Early modern warfare
Early modern warfare is the era of warfare following medieval warfare. It is associated with the start of the widespread use of gunpowder and the development of suitable weapons to use the explosive, including artillery and firearms; for this reason the era is also referred to as the age of gunpowder warfare (a concept introduced by Michael Roberts in the 1950s). This entire period is contained within the Age of Sail, which characteristic dominated the era's naval tactics, including the use of gunpowder in naval artillery.
All of the Great Powers of Europe and the Islamic gunpowder empires were actively fighting numerous wars throughout this period, grouped in rough geographical and chronological terms as:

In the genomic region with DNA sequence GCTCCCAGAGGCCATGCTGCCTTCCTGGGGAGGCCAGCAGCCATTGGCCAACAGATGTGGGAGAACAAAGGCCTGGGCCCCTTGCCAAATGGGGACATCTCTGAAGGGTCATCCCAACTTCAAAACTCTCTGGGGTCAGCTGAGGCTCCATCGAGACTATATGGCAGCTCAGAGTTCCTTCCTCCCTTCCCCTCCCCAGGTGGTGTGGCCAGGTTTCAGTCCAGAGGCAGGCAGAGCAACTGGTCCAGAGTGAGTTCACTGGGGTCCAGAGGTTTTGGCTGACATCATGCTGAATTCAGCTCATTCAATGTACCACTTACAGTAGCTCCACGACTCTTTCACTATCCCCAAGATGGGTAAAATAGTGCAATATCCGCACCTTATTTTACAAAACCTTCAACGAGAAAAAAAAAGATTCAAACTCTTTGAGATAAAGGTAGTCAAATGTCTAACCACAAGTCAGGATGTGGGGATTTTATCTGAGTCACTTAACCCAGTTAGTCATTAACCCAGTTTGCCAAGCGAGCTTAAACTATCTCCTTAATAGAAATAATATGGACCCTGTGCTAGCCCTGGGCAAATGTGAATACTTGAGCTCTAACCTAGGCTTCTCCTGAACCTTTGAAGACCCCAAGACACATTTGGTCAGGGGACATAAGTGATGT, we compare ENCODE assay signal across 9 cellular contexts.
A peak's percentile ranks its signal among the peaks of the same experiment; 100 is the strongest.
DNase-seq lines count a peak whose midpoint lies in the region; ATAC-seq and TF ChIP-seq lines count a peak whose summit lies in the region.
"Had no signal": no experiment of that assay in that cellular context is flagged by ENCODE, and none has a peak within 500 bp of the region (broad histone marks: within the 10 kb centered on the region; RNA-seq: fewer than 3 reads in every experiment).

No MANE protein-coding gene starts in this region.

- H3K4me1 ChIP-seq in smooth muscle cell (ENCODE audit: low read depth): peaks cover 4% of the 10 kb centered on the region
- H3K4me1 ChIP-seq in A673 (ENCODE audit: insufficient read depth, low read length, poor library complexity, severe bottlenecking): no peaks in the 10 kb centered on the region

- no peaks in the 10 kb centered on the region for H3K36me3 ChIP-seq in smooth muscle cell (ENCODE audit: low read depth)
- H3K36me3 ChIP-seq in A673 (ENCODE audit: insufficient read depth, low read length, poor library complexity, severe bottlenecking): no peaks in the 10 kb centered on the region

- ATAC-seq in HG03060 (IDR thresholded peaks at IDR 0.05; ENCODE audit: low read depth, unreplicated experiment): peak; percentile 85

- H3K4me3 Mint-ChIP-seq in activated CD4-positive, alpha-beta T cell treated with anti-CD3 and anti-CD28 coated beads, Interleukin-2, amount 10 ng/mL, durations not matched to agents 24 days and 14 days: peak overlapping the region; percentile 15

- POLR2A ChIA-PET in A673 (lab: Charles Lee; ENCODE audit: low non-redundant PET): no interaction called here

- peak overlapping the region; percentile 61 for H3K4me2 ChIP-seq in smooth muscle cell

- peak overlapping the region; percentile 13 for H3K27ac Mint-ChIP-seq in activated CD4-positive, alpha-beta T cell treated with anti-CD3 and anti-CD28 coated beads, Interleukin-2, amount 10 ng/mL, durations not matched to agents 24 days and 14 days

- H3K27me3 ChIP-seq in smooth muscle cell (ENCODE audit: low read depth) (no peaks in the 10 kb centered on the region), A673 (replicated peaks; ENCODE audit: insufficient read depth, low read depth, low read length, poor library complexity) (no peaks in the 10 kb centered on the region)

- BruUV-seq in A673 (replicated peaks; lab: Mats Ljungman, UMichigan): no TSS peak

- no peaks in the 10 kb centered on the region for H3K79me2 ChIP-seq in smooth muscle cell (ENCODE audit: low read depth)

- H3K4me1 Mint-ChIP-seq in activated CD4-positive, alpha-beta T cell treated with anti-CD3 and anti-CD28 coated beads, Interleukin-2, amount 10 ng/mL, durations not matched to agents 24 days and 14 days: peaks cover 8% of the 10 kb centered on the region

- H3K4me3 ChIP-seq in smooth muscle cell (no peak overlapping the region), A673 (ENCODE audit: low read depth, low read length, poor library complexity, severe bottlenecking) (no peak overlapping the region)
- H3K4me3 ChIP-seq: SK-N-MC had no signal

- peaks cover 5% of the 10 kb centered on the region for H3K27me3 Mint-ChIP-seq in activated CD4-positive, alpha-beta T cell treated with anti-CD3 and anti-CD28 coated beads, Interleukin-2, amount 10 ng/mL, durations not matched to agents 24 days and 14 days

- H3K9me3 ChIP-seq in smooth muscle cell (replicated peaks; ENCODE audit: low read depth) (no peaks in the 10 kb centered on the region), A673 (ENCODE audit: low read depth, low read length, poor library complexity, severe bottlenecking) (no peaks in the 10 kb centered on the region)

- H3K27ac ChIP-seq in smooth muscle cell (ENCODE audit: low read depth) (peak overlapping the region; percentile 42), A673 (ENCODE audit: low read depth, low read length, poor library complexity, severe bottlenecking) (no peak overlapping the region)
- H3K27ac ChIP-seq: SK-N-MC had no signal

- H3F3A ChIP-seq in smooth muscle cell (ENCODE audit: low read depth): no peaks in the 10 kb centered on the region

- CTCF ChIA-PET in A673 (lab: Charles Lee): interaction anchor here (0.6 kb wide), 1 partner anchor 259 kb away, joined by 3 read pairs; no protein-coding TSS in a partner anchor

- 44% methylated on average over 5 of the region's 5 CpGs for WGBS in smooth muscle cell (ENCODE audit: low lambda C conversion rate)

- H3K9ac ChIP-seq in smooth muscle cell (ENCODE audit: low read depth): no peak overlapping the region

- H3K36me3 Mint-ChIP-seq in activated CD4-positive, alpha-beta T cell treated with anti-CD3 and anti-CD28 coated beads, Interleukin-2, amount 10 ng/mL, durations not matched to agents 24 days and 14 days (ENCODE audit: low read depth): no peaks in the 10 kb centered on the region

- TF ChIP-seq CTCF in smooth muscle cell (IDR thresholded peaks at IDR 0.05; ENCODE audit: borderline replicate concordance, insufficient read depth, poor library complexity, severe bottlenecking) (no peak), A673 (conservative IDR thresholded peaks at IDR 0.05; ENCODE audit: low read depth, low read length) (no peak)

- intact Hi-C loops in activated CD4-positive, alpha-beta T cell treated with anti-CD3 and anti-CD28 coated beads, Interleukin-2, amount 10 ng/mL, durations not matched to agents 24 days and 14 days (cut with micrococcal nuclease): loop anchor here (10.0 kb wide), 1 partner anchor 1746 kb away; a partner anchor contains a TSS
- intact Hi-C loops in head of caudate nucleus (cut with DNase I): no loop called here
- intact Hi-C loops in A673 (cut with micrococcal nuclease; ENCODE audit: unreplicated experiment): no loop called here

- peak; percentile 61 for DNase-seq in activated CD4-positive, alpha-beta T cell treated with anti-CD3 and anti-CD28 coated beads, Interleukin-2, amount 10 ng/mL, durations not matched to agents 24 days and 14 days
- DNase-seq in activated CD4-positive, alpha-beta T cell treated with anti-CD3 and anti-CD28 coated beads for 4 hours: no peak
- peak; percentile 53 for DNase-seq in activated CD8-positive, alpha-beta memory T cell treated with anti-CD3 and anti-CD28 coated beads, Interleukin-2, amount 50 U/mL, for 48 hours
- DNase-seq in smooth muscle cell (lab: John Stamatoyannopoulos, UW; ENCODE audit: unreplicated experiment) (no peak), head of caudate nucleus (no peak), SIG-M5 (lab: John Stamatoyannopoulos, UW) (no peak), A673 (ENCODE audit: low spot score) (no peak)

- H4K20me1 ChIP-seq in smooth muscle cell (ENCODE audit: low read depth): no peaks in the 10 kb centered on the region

The European wars of religion between the 1520s and the 1640s (including the Thirty Years' War, the Eighty Years' War and the Wars of the Three Kingdoms) and, the Franco-Spanish War (1635–1659), the Northern Wars, Polish–Swedish wars and Russo-Swedish Wars;
The Russo-Turkish Wars, Ottoman–Habsburg wars, and other Ottoman wars in Europe.
In the Horn of Africa, the Adal's conquest of Ethiopia and the involving of the Ottomans, Mamluks and the Portuguese.
In Asia, the Persia–Portugal war, Nader's Campaigns, the Mughal conquests, the Chinese Ten Great Campaigns, and the Anglo-Mysore Wars;
Throughout the 18th century the "Second Hundred Years' War", an umbrella term which includes the Nine Years' War, Seven Years' War, War of the Spanish Succession, War of the Austrian Succession, American War of Independence (American Revolutionary War), French Revolutionary Wars and the Napoleonic Wars of the late 18th to early 19th centuries which mark the end of this era.